Chrysler was on the way to recovery. It really was. The Neon, for all its foibles, was very popular and doing well against its competition, they had a great halo car, and their minivans were unparalleled. The LH cars were doing very well and earning praise from the press and buyers alike. The K-era resuscitated Chrysler, but the LH cars were what brought them into desirability.
Then Daimler came along.
To repeat the business horror of the merger of equals on this article would be of little point. The story of the Germans just going ahead and placing anything that the Chrysler bit of DaimlerChrysler had to say neatly in the bin has been told far too many times already. All we need to know is that by the time it was done, Mercedes was smack-dab in the middle of a rut the likes of which it had never seen before, and Chrysler only had mediocre offerings that had been cost-cut to hell and back in their lineup. I’m pretty sure that the only good thing to ever come out of it was that Chrysler got the basic underpinnings for the LX Charger/Challenger/300. However, and despite my love for the LX cars, I think the cost outweighed the rewards.
The 300M was one of those costs. I have to admit, I’m not completely sure if I can call it a cost. Let’s not forget that its replacement is a traditional front-engine, rear-drive sedan which can be had with a big thumpin’ V8. Okay, the original LX 300 had an interior made from the same material as a Big Gulp cup and was about as elegant as a gold-lamé suit, but it has grown into something a lot better. So, to circumnavigate around this problem, I’ll be forgetting about the LX 300 for the rest of this article and focusing on the ultimate LH car.
With the second-generation of LH cars, with the Eagle brand slowly walking the green mile to that big dealership in the sky, and, of course, Daimler proposing a merger, Chrysler decided to switch the model names and lines a little bit. Eagle’s version of the LH, the Vision, was gone for 1998. No point in giving a moribund brand an entirely new design now is there? Then, over at Chryser, the LHS name would eventually be phased out and the place that was occupied by it would be occupied by the highest-trim of the Concorde, the Concorde Limited (once again limited by how many they sold). And underneath it and the rest of the Concorde there’d be a shorter, tauter, sportier LH under the Chrysler brand. The one that would’ve gone to Eagle if they had lived: The 300M.
There’s a reason why I chose the 300M over the other LH cars as the the one that embodied all the best traits of the platform with the least amount of disadvantages. The Intrepid was good, but it would soon be dammed to rental desk hell. The Concorde was betrayed by its unfortunate grille, which pre-empted Mazda’s smile by a couple of years. Both of them were betrayed by the trouble-prone 2.7-liter V6. Go on, ask your mechanic what he thinks about you buying a 2.7-liter Intrepid. The LHS was assimilated before we reached endgame. By contrast to them The 300M was only available with the less problematic 3.5-liter V6, in America at least. Europeans could get a 2.7-liter 300M if they wanted. Without much information on the sales numbers, I’m guessing that of the few that wanted 300M’s, fewer wanted the small engine.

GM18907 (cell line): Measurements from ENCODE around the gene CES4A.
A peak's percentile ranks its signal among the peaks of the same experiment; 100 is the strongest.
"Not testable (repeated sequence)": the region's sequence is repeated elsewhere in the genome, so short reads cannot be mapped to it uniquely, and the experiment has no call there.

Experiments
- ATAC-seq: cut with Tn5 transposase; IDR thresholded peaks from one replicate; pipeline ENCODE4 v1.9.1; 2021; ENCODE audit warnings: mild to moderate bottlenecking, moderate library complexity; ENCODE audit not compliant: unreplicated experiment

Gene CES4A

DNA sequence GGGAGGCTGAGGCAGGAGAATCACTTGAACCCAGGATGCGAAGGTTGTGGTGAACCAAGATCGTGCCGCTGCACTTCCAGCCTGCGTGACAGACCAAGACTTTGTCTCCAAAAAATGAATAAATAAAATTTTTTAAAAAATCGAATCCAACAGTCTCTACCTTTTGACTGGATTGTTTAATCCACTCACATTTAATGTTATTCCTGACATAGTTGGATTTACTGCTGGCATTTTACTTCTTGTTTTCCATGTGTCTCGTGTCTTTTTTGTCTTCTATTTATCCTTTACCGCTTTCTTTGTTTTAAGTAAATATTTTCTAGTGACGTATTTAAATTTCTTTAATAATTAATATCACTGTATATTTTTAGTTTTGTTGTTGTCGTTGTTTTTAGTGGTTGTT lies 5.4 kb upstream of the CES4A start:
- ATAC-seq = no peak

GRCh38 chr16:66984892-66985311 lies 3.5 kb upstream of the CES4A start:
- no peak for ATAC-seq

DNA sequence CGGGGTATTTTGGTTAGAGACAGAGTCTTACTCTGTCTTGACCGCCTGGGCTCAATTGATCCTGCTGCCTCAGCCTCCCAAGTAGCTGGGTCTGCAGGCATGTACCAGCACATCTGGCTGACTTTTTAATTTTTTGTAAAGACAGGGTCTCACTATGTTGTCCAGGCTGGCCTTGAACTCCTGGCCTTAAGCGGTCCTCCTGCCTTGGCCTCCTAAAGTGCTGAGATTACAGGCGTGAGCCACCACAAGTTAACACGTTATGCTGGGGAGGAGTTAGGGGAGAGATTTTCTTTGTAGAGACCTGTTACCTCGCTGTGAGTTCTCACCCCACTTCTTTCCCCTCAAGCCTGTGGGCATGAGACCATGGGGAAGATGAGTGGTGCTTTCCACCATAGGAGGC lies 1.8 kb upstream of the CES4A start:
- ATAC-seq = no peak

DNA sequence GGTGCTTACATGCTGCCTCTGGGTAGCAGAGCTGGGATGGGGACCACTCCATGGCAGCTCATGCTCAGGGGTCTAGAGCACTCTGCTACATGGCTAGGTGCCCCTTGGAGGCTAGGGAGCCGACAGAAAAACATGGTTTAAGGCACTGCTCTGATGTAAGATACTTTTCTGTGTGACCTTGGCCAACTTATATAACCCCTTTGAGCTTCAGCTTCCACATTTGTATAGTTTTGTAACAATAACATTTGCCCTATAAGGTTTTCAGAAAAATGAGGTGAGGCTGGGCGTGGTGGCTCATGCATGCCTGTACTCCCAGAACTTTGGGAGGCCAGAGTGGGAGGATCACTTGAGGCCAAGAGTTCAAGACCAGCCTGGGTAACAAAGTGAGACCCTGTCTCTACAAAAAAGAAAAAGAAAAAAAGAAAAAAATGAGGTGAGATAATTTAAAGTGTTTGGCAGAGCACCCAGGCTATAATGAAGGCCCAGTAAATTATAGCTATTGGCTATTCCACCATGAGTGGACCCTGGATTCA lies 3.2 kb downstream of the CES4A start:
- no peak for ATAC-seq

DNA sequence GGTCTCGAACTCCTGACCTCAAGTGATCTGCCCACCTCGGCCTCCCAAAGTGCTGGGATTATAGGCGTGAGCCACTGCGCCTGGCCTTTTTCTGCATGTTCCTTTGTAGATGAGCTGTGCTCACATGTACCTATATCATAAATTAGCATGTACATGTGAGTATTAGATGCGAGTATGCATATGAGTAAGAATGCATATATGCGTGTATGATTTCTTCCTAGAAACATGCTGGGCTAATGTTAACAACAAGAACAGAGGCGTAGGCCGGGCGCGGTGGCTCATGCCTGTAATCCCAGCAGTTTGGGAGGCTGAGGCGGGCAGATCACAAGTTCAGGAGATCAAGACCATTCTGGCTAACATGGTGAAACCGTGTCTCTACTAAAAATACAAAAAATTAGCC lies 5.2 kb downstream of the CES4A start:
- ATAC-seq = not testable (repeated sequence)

And so it was that the orphaned LH car became the most liked of them all. I remember Popular Mechanics having a long-term 300M back in 1999 and loving every single minute of it apart from the occasional complaint about lack of oomph. It may have been badged 300M, but like many cars with alphanumeric names, the badge wasn’t in any way indicative of anything at all. That 3.5 engine was good for 253 horsepower, fed to the front wheels by a 4-speed automatic. Nevertheless, the cavernous interior space, a trunk you could get lost in, high specification, a nice design and superb handling compensated for those little niggles. So much so that Car and Driver gave it a 10Best award in 1999 (when it also won Motor Trend’s car of the year) and again in 2000.
But the 300M, and the LH platform in general, couldn’t stay with us forever. Well, at least according to new management. Personally, I reckon it could still be with us with a little investing in new materials. But I don’t run a multinational automotive firm.
Daimler(presumably) decreed that the new platform, code named LX after what a rear-drive LH would’ve been code named, would be created using as many “superior German components” as they could. To that end they had a mashup of W211 and W220 components for suspension and the 5G-Tronic as a gearbox, thankfully not labeled as maintenance-free this time around. The LX cars have been constantly improved for the last decade and now they’re not only unique on the market, but very desirable as well. It’s just a shame that a third generation of LH cars would have to be relegated to the dreams of a select few car fans. At least they left on a very high note.